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Cast: Stephanie Bell, Andrew Boyle, Lucius Bryant Conrad Corral, Jennifer Cozza, Lisa Grant, Victor Isaac, Kyle Knauf, Kara Leigh, Frank Lopera, Shani Tennyson, Arimah Trinadad and Atim Udoffia

Paul Birchall
Backstage West

OST"Am I Cool?" presented by the Outlaw Style Thrance Company at the McCadden Place Theatre, 1157 McCadden Place, Hollywood. Thurs.-Sat. 8 p.m., Sun. 7 p.m. July 6-28. $10. (323) 860-6503. It's party time in director/choreographer Jessica Schroeder's all-dancing theatrical tour de force, an often beguiling adventure in balletic motion that the producers have dubbed a "thrance," though what that means is anyone's guess. Am I cool?The general consensus seems to be that thrance is a sort of amalgam of theatrical and dance presentation; but the show boils down to a good old-fashioned dancing hootenanny, with an acrobatically adroit and well-coiffed ensemble of actor/dancers prancing around the stage like they're living an MTV video, or perhaps a perfume commercial. The story--and it's so feathery light as to make the very term seem hyperbolic--takes place at a snazzy nightclub, the sort of place that would never let most of us past the velvet ropes, where a group of the "bee-yoo-ti-ful people" arrives to stay and play. There is much air kissing and swishing of sultry evening gowns. And there is much dancing and prancing, with lavish and interestingly detailed production numbers--surprising because the stage is very small and the cast is remarkably large--that drift from one to the next with only the slenderest of transitions.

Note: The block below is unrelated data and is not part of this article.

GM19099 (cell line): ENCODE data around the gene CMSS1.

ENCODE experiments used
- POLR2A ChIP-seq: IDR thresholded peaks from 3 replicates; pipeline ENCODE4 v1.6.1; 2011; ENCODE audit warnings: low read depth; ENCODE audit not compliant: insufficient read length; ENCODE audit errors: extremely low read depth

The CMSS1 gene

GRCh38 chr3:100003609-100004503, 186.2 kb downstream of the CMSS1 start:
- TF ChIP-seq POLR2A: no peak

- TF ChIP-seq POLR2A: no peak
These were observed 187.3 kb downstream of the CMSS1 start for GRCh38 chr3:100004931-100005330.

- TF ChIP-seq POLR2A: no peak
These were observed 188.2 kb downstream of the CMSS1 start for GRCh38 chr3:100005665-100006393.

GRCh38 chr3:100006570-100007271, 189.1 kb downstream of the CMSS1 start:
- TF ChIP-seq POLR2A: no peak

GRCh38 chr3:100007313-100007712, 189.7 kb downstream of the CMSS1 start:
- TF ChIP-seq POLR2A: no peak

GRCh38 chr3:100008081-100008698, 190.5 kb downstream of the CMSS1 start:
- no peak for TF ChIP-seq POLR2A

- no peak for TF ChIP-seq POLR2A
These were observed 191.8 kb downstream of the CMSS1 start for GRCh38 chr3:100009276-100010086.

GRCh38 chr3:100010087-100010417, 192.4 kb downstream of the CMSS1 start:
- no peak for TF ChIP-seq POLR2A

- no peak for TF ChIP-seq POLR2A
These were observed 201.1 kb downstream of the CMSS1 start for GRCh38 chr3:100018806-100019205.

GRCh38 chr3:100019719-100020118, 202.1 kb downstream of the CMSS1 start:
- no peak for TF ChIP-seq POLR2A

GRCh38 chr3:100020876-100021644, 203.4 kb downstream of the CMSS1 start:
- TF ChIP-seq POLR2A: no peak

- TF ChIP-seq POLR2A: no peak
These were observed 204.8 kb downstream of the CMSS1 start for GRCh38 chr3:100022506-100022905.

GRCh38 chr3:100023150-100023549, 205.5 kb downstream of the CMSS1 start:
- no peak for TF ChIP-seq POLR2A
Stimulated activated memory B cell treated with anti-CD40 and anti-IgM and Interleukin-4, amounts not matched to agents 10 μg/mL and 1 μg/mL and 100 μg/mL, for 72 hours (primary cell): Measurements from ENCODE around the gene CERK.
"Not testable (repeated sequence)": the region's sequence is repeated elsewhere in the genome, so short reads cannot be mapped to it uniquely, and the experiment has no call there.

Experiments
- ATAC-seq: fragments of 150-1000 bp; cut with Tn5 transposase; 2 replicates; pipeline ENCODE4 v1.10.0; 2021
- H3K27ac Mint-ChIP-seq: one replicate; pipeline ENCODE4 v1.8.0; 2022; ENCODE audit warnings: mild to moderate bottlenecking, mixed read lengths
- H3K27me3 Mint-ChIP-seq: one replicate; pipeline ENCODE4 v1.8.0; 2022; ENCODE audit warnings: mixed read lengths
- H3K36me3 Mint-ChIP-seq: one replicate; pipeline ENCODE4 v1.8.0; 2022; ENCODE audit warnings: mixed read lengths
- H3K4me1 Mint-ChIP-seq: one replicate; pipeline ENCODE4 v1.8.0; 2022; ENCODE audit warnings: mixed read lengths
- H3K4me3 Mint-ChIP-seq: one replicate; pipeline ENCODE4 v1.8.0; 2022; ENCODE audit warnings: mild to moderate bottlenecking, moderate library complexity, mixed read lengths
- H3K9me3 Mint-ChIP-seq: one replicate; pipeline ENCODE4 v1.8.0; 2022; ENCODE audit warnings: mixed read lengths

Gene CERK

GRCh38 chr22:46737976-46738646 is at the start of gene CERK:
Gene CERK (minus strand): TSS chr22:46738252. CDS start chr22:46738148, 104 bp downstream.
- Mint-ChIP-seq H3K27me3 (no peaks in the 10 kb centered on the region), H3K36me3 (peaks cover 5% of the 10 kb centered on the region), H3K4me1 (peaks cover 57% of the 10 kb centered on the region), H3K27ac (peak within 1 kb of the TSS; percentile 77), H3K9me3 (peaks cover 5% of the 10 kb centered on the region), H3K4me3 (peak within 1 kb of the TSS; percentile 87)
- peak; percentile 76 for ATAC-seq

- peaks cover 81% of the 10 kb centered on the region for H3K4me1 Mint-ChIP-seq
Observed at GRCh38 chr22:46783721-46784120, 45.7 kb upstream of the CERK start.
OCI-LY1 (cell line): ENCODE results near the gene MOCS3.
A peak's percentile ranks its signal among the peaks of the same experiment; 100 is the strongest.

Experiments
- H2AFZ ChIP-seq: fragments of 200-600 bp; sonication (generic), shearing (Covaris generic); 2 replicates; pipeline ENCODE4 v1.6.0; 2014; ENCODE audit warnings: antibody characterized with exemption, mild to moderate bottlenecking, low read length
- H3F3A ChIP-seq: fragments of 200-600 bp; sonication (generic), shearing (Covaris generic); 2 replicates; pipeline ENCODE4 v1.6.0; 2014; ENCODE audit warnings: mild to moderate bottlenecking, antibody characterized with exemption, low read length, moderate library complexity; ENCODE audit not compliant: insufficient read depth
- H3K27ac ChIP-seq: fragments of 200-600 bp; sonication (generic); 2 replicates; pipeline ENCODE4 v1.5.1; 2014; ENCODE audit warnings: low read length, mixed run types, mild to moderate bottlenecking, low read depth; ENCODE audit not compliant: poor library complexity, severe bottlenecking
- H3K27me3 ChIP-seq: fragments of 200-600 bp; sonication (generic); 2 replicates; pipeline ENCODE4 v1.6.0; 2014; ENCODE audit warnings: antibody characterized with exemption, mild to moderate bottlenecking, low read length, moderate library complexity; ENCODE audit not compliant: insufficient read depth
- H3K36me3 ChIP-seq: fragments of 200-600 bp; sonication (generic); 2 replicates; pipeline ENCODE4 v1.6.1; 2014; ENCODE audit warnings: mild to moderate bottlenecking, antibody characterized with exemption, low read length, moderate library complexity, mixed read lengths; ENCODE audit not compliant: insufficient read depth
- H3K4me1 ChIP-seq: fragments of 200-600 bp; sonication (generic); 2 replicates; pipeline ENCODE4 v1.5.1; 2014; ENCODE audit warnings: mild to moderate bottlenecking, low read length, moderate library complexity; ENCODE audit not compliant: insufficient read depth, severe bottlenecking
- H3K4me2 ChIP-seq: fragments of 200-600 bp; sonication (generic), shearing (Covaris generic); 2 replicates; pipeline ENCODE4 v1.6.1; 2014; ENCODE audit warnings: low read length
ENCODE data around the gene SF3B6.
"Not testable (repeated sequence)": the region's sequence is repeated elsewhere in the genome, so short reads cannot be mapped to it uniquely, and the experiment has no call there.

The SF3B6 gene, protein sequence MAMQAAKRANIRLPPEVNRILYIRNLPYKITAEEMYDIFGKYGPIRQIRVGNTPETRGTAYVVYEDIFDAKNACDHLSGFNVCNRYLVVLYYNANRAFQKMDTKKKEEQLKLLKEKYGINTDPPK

OSTAm I cool?The choice of music is eclectic: One moment the cast is hip-hopping to Morphine's "Early to Bed," the next it's jazzing it up romantically to Ray Charles' "Smack Dab in the Middle." There are also some standout solo numbers: Schroeder takes the floor for an intense and heatedly sensual turn to Rickie Lee Jones' "Coolsville," and Victor Isaac glides through the night to the Latin Playboys' "Forever Night Shade Mary." For conflict the songs are bracketed by a slim subplot in which a gay man feels spurned by his lover, who is dallying with a new paramour of the female variety.

Admittedly the entire thing lacks deep content, and some of the numbers seem cribbed from a Jazzercise video. But it's also strikingly rich in charm and brio. Certainly it's droll how the mood Schroeder creates is that of a celebration of everything that is hip and cool, albeit with the audience on the outside, pressing its nose against the window. Schroeder's choreography is tight and energetic, and the show emerges as an often engrossing labor of feverishly energetic love. The chorines work together with ingratiatingly tight precision, and Etta Ray's costumes should be copied by anyone wanting to know what to wear to The Shark Bar on a Saturday night.

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